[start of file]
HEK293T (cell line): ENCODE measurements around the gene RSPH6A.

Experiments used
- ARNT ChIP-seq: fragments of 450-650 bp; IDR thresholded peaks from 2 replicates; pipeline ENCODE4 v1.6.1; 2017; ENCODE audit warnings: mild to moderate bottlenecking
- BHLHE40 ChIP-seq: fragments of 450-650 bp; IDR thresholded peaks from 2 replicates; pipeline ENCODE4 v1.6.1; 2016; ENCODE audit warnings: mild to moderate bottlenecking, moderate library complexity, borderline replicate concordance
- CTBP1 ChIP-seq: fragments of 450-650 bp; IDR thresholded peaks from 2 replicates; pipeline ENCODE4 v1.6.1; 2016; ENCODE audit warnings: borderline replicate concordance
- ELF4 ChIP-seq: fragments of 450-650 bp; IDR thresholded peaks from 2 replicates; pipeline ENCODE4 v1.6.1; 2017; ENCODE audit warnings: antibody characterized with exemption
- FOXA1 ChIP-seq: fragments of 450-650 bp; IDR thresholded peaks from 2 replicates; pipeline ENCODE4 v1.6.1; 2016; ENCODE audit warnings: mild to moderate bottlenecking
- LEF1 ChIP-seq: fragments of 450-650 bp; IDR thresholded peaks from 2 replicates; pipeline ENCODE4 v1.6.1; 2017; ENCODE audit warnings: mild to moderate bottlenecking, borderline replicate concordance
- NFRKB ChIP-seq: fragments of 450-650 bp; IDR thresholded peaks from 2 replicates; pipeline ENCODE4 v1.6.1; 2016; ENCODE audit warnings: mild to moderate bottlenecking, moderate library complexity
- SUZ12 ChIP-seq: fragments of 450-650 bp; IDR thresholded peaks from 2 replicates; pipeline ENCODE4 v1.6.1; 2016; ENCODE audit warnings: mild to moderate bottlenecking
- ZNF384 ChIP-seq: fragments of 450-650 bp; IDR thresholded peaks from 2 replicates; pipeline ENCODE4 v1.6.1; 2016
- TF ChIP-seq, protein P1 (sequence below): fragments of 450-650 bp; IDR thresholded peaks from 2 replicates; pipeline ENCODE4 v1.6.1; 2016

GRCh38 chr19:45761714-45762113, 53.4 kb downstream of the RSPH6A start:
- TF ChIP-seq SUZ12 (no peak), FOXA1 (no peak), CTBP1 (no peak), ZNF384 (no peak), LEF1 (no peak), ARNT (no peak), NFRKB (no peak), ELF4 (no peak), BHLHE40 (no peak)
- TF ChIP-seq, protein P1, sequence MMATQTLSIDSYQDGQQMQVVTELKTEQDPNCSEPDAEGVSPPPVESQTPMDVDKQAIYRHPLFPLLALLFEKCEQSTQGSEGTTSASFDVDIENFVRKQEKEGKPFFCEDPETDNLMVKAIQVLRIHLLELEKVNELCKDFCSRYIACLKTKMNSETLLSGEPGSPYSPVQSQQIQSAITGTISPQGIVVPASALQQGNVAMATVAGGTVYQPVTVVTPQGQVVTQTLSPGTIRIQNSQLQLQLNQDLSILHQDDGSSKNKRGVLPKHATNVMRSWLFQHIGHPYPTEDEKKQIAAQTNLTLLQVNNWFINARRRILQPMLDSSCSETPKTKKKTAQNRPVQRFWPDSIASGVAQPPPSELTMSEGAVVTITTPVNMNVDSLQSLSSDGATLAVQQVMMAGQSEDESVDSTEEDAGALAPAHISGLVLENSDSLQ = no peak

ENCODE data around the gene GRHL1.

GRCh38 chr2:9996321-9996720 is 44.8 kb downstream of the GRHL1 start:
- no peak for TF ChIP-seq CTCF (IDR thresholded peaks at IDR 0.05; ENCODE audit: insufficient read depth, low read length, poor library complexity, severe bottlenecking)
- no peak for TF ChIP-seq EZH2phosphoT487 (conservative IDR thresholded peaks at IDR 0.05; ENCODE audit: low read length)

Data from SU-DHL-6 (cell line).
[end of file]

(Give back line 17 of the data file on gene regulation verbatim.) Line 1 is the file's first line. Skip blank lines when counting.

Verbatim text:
GRCh38 chr2:9996321-9996720 is 44.8 kb downstream of the GRHL1 start: